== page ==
Mumbai Diary: Friday frolics

Updated: Dec 19, 2014, 08:57 IST | Contributed by: Hemal Ashar, Maleeva Rebello, Ayan Roy, Vidya Heble |

The city — sliced, diced and served with a dash of sauce

Bring back the cold coffee (and the cake)
Team KN Dhunjibhoy won the high-voltage Royal Western India Turf Club (RWITC) elections yesterday. While champagne and celebrations for Team KND are in order, one goes back to Dhunjibhoy’s campaign catchline: Race for Change.

On a lighter note, change is inevitable and necessary in many cases, but one is disappointed that Mahalaxmi racing staples like cold coffee (many years ago sold for Rs 10) and sliced cakes, plus thinly sliced (how very Brit really) cucumber sandwiches and pastries, sold on the first and second decks and in the middle of the course, are no more.

The chaat counter at the far end of the course does have some good spicy stuff, but punters who remember the good ol’ days are wondering where all the old favourites are.

Asian laurel for Mumbai cinematographer
The Asian Television Awards (ATA) 2014 were announced recently and Mumbai-based cinematographer Veerdhaval Puranik won the best cinematography award. The Pune-born technical ace was in Egypt checking out locations for an upcoming project, when the awards were presented in Singapore.

Veerdhaval Puranik won the accolade for his camera work in Buddha, a weekly TV serial
Veerdhaval Puranik won the accolade for his camera work in Buddha, a weekly TV serial

Puranik says, “I have been in the industry since 2000 and have worked on a number of travel shows as well as historical shows. At the Cannes Film Festival, Buddha, the serial for which I won the award was screened. The ATA members saw it and asked the serial makers to send it for the awards.”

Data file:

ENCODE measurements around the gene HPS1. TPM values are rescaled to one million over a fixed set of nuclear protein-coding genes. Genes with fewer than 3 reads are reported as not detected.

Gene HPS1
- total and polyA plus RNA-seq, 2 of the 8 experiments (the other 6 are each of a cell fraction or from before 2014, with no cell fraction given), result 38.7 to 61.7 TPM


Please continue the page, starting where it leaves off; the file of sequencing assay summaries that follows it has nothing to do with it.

Interestingly, Puranik’s was the only category where the serial was nominated. Speaking about Buddha, Puranik says, “A weekly show allows for more scale and scope to explore camera angles and movement. In a historic show, I feel I am able to do more and show my talents better. The vision of Buddha as a serial was very clear and that helped me work better.”

The makers of the serial collected the award on Puranik’s behalf in Singapore. He says, “This award has given me a nice pat on the back, and is very encouraging. My work is my passion, but getting an Asia-level award is a great feeling, too.”

A bridge too far
Animal lovers of any denomination would have been thrilled with Pope Francis declaring recently that all dogs go to heaven. As it is, having taken the name of St Francis of Assisi (patron saint of animals), the Pontiff has already kindled the hope of a kinder world for furred and feathered denizens.

Those who shuffle off the mortal coil are, in international animal lovers’ parlance, said to have crossed the Rainbow Bridge. But as one wag (yes, do note that pun) in the city remarked, in India pets will have to wait for a while before crossing, as the Rainbow Bridge is still under construction.

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